(This article belongs to the Special Issue Epigenetic Alterations in Neuromuscular Disorders)
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Article
Changes of Resurgent Na+ Currents in the Nav1.4 Channel Resulting from an SCN4A Mutation Contributing to Sodium Channel Myotonia
Int. J. Mol. Sci. 2020, 21(7), 2593; https://0-doi-org.brum.beds.ac.uk/10.3390/ijms21072593 - 08 Apr 2020
Cited by 1 | Viewed by 732
Abstract
Myotonia congenita (MC) is a rare disorder characterized by stiffness and weakness of the limb and trunk muscles. Mutations in the SCN4A gene encoding the alpha-subunit of the voltage-gated sodium channel Nav1.4 have been reported to be responsible for sodium channel [...] Read more.
Myotonia congenita (MC) is a rare disorder characterized by stiffness and weakness of the limb and trunk muscles. Mutations in the SCN4A gene encoding the alpha-subunit of the voltage-gated sodium channel Nav1.4 have been reported to be responsible for sodium channel myotonia (SCM). The Nav1.4 channel is expressed in skeletal muscles, and its related channelopathies affect skeletal muscle excitability, which can manifest as SCM, paramyotonia and periodic paralysis. In this study, the missense mutation p.V445M was identified in two individual families with MC. To determine the functional consequences of having a mutated Nav1.4 channel, whole-cell patch-clamp recording of transfected Chinese hamster ovary cells was performed. Evaluation of the transient Na+ current found that a hyperpolarizing shift occurs at both the activation and inactivation curves with an increase of the window currents in the mutant channels. The Nav1.4 channel’s co-expression with the Navβ4 peptide can generate resurgent Na+ currents at repolarization following a depolarization. The magnitude of the resurgent currents is higher in the mutant than in the wild-type (WT) channel. Although the decay kinetics are comparable between the mutant and WT channels, the time to the peak of resurgent Na+ currents in the mutant channel is significantly protracted compared with that in the WT channel. These findings suggest that the p.V445M mutation in the Nav1.4 channel results in an increase of both sustained and resurgent Na+ currents, which may contribute to hyperexcitability with repetitive firing and is likely to facilitate recurrent myotonia in SCM patients. Full article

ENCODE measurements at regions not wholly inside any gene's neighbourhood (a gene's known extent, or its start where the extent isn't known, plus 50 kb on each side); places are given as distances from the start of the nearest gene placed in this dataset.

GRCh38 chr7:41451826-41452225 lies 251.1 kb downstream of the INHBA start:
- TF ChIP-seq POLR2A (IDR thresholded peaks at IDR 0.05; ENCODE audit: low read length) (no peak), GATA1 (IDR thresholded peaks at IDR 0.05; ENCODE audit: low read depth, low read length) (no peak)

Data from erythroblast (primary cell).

(This article belongs to the Special Issue Epigenetic Alterations in Neuromuscular Disorders)
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Article
Type 1 FSHD with 6–10 Repeated Units: Factors Underlying Severity in Index Cases and Disease Penetrance in Their Relatives Attention
Int. J. Mol. Sci. 2020, 21(6), 2221; https://0-doi-org.brum.beds.ac.uk/10.3390/ijms21062221 - 23 Mar 2020
Viewed by 770
Abstract
Molecular defects in type 1 facioscapulohumeral muscular dystrophy (FSHD) are caused by a heterozygous contraction of the D4Z4 repeat array from 1 to 10 repeat units (RUs) on 4q35. This study compared (1) the phenotype and severity of FSHD1 between patients carrying 6–8 [...] Read more.
Molecular defects in type 1 facioscapulohumeral muscular dystrophy (FSHD) are caused by a heterozygous contraction of the D4Z4 repeat array from 1 to 10 repeat units (RUs) on 4q35. This study compared (1) the phenotype and severity of FSHD1 between patients carrying 6–8 vs. 9–10 RUs, (2) the amount of methylation in different D4Z4 regions between patients with FSHD1 with different clinical severity scores (CSS). This cross-sectional multicenter study was conducted to measure functional scales and for genetic analysis. Patients were classified into two categories according to RUs: Group 1, 6–8; Group 2, 9–10. Methylation analysis was performed in 27 patients. A total of 99 carriers of a contracted D4Z4 array were examined. No significant correlations between RUs and CSS (r = 0.04, p = 0.73) and any of the clinical outcome scales were observed between the two groups. Hypomethylation was significantly more pronounced in patients with high CSS (>3.5) than those with low CSS (<1.5) (in DR1 and 5P), indicating that the extent of hypomethylation might modulate disease severity. In Group 1, the disease severity is not strongly correlated with the allele size and is mostly correlated with the methylation of D4Z4 regions. Full article
(This article belongs to the Special Issue Epigenetic Alterations in Neuromuscular Disorders)